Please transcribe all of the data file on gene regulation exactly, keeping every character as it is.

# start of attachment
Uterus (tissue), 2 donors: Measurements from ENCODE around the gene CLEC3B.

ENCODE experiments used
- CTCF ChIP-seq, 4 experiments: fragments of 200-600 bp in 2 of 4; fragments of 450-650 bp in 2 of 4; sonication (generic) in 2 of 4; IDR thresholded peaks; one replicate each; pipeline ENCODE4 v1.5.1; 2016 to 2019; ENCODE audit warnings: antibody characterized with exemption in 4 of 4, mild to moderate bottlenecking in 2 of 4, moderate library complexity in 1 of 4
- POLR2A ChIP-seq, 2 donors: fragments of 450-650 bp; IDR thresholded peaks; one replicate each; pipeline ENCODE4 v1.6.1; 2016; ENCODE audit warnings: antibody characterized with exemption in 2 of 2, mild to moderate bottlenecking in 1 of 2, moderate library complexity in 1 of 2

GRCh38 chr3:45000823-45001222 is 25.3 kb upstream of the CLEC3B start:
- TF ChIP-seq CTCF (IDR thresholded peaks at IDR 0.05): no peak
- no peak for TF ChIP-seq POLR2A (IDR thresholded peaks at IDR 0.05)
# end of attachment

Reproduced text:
Uterus (tissue), 2 donors: Measurements from ENCODE around the gene CLEC3B.

ENCODE experiments used
- CTCF ChIP-seq, 4 experiments: fragments of 200-600 bp in 2 of 4; fragments of 450-650 bp in 2 of 4; sonication (generic) in 2 of 4; IDR thresholded peaks; one replicate each; pipeline ENCODE4 v1.5.1; 2016 to 2019; ENCODE audit warnings: antibody characterized with exemption in 4 of 4, mild to moderate bottlenecking in 2 of 4, moderate library complexity in 1 of 4
- POLR2A ChIP-seq, 2 donors: fragments of 450-650 bp; IDR thresholded peaks; one replicate each; pipeline ENCODE4 v1.6.1; 2016; ENCODE audit warnings: antibody characterized with exemption in 2 of 2, mild to moderate bottlenecking in 1 of 2, moderate library complexity in 1 of 2

GRCh38 chr3:45000823-45001222 is 25.3 kb upstream of the CLEC3B start:
- TF ChIP-seq CTCF (IDR thresholded peaks at IDR 0.05): no peak
- no peak for TF ChIP-seq POLR2A (IDR thresholded peaks at IDR 0.05)